Jet-Setters No More?
On Friday, the House passed a bill that could put a state jet up for sale on eBay. Citing the "true conservative" example of Sarah Palin, Appropriations Committee Chairman Johnny Stringer, D-Montrose, said that selling the jet would make fiscal sense and send the right message about government's priorities during a recession. He estimated that the jet costs the state $1,900 per hour to use.
House Bill 1065 would require the state to sell its eight-seat Cessna Citation jet, which elected officials use for in-state and out-of-state travel. The bill allows for sale by competitive sealed bids, public auction or online auction. Stringer said that the plane is valued at $3.7 million. If the House bill clears the Senate and the governor's office, the state will still have three other taxpayer-funded planes.
Some Republicans objected to the bill, saying that funds from the federal stimulus package would make the sale unnecessary. John Moore, R-Brandon, tried to kill the measure by proposing an amendment that would have required the sale of every state-owned plane, including those used by the state's universities and colleges.
The House voted down Moore's amendment and passed the bill by a vote of 78 to 42.
With the Feb. 3 committee deadline for general bills bearing down, the House Ways & Means Committee approved a bill on Tuesday that could help Jackson make up for the revenue it loses from hosting the state's government business. House Bill 1622 would allow Jackson to enact a special 1 percent sales tax, subject to 60 percent approval on a city-wide referendum. The tax, which would exempt groceries, hotels and motels, restaurants and prescription drugs, could generate between $20 million and $36 million for the city every year. The bill would require the city to spend that money on public safety, infrastructure and economic development.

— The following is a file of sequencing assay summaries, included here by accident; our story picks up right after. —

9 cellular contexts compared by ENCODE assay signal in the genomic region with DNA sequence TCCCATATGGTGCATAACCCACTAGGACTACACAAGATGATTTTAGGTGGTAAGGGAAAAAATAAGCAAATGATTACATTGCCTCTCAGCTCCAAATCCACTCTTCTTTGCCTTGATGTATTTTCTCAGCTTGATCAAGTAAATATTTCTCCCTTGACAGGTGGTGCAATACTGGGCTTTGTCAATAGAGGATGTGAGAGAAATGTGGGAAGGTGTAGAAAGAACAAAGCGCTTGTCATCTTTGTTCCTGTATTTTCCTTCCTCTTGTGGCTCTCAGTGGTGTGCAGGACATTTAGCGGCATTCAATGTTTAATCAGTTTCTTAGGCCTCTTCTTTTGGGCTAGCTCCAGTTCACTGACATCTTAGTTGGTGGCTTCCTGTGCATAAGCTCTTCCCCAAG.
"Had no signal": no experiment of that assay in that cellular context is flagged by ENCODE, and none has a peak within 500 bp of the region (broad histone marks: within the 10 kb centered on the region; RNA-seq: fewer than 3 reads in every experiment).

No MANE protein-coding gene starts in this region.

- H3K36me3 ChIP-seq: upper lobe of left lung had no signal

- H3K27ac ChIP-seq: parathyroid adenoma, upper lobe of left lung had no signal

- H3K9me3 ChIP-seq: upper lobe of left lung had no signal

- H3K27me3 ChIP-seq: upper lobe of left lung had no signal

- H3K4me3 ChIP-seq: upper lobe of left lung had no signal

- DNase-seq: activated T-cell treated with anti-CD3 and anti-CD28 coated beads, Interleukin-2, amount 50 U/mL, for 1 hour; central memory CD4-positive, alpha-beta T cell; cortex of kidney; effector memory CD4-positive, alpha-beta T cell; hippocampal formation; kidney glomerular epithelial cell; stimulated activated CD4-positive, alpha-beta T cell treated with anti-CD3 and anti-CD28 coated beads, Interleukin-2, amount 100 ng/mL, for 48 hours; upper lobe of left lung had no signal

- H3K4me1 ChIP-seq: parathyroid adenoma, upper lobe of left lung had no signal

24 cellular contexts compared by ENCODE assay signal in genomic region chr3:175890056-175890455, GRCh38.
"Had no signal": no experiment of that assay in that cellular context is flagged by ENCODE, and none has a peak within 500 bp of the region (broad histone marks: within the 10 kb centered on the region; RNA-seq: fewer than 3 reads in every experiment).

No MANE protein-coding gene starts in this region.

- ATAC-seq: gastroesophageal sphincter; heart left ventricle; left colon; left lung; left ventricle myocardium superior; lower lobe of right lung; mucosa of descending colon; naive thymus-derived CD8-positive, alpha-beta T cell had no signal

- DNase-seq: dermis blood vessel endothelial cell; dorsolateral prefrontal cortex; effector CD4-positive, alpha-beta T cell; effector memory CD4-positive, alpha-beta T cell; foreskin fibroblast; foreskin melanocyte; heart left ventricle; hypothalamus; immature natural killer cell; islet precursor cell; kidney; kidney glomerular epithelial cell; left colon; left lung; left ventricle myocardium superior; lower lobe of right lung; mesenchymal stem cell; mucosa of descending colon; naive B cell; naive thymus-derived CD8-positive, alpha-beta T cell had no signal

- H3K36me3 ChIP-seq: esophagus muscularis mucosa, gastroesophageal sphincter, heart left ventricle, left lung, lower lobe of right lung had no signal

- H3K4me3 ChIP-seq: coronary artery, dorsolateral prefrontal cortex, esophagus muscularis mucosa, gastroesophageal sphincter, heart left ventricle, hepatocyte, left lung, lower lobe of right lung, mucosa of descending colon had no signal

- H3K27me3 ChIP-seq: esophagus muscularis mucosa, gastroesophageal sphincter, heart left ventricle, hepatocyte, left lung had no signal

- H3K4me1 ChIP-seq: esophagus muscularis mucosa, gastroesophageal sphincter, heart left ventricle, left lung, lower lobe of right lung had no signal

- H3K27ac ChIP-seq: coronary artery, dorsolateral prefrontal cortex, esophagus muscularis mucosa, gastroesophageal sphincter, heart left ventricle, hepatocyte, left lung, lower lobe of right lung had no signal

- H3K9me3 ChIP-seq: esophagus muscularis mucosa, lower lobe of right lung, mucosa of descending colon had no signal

Jackson's legislative delegation has long called for the state to supplement the city's property tax revenue, which is limited by the amount of non-taxable state-owned property within the city limits.
Sen. John Horhn, D-Jackson, said last week that state-owned property strains the city's infrastructure and public safety services without contributing to its coffers. "Only about one in three employees of the state lives in the capital city," Horhn said. "So there's a great burden that's placed on the city by these services for the capital complex and state government."
Stan Flint, a lobbyist for the city, said that hosting state government costs Jackson around $14 million every year.
"It is a huge step forward for the city," Flint said. "The citizens will see a major impact if this passes."
Horhn sponsored a different bill that would have diverted more existing sales tax revenue to the city. That bill will not make it out of committee, Horhn said Tuesday. The House bill, which would not take any revenue from the state, would be more successful, though, he said.
"That may have better legs than the diversion bill," Horhn said.
The Senate is currently drafting a version of the House bill, he added. House lawmakers may debate the bill as early as Wednesday, Feb. 4.
Early Voting, Voter ID Compromise
An election reform bill that cleared the House Apportionment & Elections Committee on Tuesday seeks bipartisan support by pairing early voting accommodations with a voter ID requirement.
"I have long believed when Mississippians begin to trust each other, we will have meaningful voter reform in our State," Secretary of State and voter ID supporter Delbert Hosemann said in a statement Tuesday. "Today's committee vote was a step in that direction."
House Bill 1533 provides for early voting beginning 30 days before Election Day and allows same-day voter registration, measures supported by Democrats and voting rights groups. The bill appeases the predominantly Republican supporters of voter ID, though, with a requirement that voters present some proof of identity at their polling place. A number of forms of ID are acceptable under the bill, including utility bills and paychecks, along with driver's licenses and hunting licenses.
Opponents of voter ID argue that the requirements could intimidate and effectively disenfranchise older African American voters who remember poll taxes and other attempts to discourage black voters. In an attempt to address those concerns, the bill exempts those born before Aug. 6, 1944, from the ID requirement.
Derrick Johnson, president of the Mississippi NAACP, said Tuesday that the bill's ID requirements were still unnecessary.
"We remain opposed to any voter ID," Johnson said. "There's no evidence of voter fraud in Mississippi that would justify voter ID.